The RAF prepares for a fourth wave of bombing raids on Hamburg (at this point, seems like overkill). Once again, the Brits send out a tiny little Mosquito to do recon. The Mosquito takes off at 6:45 p.m. and returns three hours later. Report: Skies “looked relatively clear” but there was “a huge cumulo-nimbus to the southwest . . . moving briskly . . . “

Stay cool, dear blog readers. Stay cool.

Still Reading

Still July, 1943: 3rd round of RAF bombing raids on the city of Hamburg

A Hamburg family takes shelter from the firestorm in the entrance to a shop. A man hurrying past points out that the shop sells “firelighters,” points to the display in the front window. The family has to scramble to find a different shelter.

Inferno, p. 239

I had never heard of

the bombing of Hamburg, not until I read this book.

I knew about Dresden. I had read Victor Klemperer’s diaries, decades ago but that kind of thing tends to stay with you.

But why hadn’t I heard about Hamburg? It seems so awful. The attacks were concentrated and relentless: four separate raids. I was amazed the city managed to rebuild.

To be fair, as Lowe points out, the British were only returning the favor. They learned from the Blitz, when the Luftwaffe “rained incendiaries down on London and other British cities, causing huge damage.” The British learned from the Germans that fires did more damage than explosions “and began experimenting accordingly.” For instance, they perfected delayed reaction incendiaries and two-step bombs, the kind that would start a fire and then, when someone tried to shovel it out a window, would explode, killing or maiming whoever was nearby.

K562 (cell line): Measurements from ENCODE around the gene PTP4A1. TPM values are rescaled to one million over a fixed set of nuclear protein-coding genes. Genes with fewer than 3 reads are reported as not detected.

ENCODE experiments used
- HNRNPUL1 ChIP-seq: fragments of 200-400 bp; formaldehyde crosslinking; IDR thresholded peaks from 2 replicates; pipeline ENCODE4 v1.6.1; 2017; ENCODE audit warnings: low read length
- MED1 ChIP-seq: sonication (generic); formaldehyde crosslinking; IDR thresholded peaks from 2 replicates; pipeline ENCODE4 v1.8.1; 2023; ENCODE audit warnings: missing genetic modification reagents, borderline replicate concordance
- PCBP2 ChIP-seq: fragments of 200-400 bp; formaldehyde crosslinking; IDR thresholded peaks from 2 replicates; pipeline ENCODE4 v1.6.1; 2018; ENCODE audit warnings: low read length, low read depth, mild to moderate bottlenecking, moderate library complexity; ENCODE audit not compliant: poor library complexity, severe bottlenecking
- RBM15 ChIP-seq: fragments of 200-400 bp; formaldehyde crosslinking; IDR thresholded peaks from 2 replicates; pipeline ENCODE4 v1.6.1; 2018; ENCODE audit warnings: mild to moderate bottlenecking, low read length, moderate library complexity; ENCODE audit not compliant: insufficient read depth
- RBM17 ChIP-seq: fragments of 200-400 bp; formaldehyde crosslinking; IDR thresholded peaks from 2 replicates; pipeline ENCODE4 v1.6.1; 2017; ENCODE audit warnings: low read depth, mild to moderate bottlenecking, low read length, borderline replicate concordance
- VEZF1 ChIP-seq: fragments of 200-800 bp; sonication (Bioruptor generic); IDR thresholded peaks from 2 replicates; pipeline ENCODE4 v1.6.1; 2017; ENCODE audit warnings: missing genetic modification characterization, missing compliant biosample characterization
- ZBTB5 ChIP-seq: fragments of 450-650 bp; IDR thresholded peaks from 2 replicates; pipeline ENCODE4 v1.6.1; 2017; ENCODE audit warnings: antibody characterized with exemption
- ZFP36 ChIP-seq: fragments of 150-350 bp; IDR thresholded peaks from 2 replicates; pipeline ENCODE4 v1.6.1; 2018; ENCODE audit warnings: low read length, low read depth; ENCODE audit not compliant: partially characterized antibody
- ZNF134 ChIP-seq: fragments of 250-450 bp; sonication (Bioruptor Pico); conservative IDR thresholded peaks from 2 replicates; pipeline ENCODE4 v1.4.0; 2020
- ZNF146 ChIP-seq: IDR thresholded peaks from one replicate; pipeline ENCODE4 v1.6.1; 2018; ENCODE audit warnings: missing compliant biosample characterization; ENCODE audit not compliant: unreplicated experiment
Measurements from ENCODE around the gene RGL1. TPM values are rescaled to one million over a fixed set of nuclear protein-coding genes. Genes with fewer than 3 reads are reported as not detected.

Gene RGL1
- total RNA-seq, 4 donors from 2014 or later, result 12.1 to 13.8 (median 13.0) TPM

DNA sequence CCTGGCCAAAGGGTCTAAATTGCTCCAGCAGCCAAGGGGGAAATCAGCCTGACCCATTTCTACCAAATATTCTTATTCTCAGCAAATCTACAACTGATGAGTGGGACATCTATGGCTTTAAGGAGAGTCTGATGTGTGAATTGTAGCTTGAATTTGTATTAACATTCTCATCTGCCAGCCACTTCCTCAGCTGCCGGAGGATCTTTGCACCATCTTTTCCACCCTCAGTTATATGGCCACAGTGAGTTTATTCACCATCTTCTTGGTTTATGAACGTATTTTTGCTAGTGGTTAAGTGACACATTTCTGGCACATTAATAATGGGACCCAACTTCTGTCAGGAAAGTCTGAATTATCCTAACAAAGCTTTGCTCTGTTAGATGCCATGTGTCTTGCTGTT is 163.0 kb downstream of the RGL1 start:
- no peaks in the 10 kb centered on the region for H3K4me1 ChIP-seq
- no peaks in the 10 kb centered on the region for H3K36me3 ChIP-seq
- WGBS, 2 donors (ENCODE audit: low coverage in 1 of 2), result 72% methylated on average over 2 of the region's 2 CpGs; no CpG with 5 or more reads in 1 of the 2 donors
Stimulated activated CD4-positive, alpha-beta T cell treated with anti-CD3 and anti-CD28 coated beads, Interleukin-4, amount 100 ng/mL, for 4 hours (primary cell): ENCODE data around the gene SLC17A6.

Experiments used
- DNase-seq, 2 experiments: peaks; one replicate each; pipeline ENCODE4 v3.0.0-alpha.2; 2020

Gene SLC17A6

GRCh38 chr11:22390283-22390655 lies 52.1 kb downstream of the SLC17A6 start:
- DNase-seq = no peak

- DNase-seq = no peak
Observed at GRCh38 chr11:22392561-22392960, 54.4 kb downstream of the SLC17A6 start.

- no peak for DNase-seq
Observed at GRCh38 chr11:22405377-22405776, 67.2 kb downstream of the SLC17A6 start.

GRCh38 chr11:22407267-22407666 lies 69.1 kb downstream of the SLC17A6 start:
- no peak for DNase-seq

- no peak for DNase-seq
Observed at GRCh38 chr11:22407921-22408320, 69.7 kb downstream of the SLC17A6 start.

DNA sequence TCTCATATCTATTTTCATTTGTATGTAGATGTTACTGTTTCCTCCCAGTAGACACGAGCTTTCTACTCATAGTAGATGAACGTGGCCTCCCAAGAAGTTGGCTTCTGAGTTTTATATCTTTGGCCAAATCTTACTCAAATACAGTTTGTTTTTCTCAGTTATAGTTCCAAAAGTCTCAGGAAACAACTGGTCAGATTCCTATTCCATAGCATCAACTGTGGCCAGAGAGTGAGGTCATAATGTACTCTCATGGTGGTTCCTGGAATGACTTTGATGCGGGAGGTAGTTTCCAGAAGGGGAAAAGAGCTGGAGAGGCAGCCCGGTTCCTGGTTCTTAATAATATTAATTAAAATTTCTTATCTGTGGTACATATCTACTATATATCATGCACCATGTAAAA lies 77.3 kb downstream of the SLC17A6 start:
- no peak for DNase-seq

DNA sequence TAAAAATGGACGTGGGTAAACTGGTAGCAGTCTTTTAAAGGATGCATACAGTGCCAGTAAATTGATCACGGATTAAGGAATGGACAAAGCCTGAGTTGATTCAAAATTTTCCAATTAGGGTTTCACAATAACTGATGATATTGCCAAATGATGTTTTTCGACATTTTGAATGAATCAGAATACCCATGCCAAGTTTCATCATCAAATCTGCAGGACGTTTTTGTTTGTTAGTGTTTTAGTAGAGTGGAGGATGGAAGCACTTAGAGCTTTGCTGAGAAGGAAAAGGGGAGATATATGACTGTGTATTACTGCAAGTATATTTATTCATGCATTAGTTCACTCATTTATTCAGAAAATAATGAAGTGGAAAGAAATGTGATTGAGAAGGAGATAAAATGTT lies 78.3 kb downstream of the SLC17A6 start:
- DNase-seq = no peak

Mosquitos Over the Skies of Hamburg

This book is so entertaining! Who would have thought!

A chapter or so back, self was introduced to a fascinating British aircraft called the De Havilland Mosquito, made OF PLYWOOD. Can you imagine the chutzpah of putting such an aircraft into battle? The bloody cheek! It had no defensive armor at all, but could fly super-fast and attain great altitudes, which made them almost impervious to German flak. 11 Mosquitos accompanied the first RAF raid of Hamburg, and all 11 made it back to base the next morning, not a scratch on them.

Now, self is on Chapter 15: Concentrated Bombing.

Apparently, the RAF liked to send Mosquitos to Hamburg on “nuisance raids” — their only purpose was to keep the population of Hamburg, already jumpy from night raids, from sleeping. “The British knew from experience that sleep deprivation could be almost as damaging to the economy as bombardment . . . The damage their few bombs caused was miniscule compared to what had gone before, but it was enough to keep the whole city awake.”

They were also useful as “reconaissance planes.” For instance, on the morning of July 27, 1943, the British RAF Commander sent a Mosquito to fly over Hamburg and report on weather conditions. “Its pilot reported back that, apart from a light smoke haze from the fires that were still burning, the weather was perfectly clear.” On the basis of that report, a second massive night raid on Hamburg was ordered.

Stay cool, dear blog readers. Stay cool.

Hagenbeck Zoo

Self did not know that Hamburg had a zoo. A FAMOUS zoo.

“Four zookeepers died during the struggle to put out the many fires, and five others were killed when the zebra house received a direct hit.” (That’s a lot of people to be killed in one place!)

Inferno, p. 166:

  • But it was the animals that suffered most. One hundred and twenty large animals were lost during the night, along with countless smaller animals. When an 8,000-pound blast bomb landed near the big cat house, several of the cats escaped. Two jaguars and a Siberian tiger had to be shot the next morning. All the big cats that stayed inside burned to death in the fire.

Stay safe, dear blog readers. Stay safe.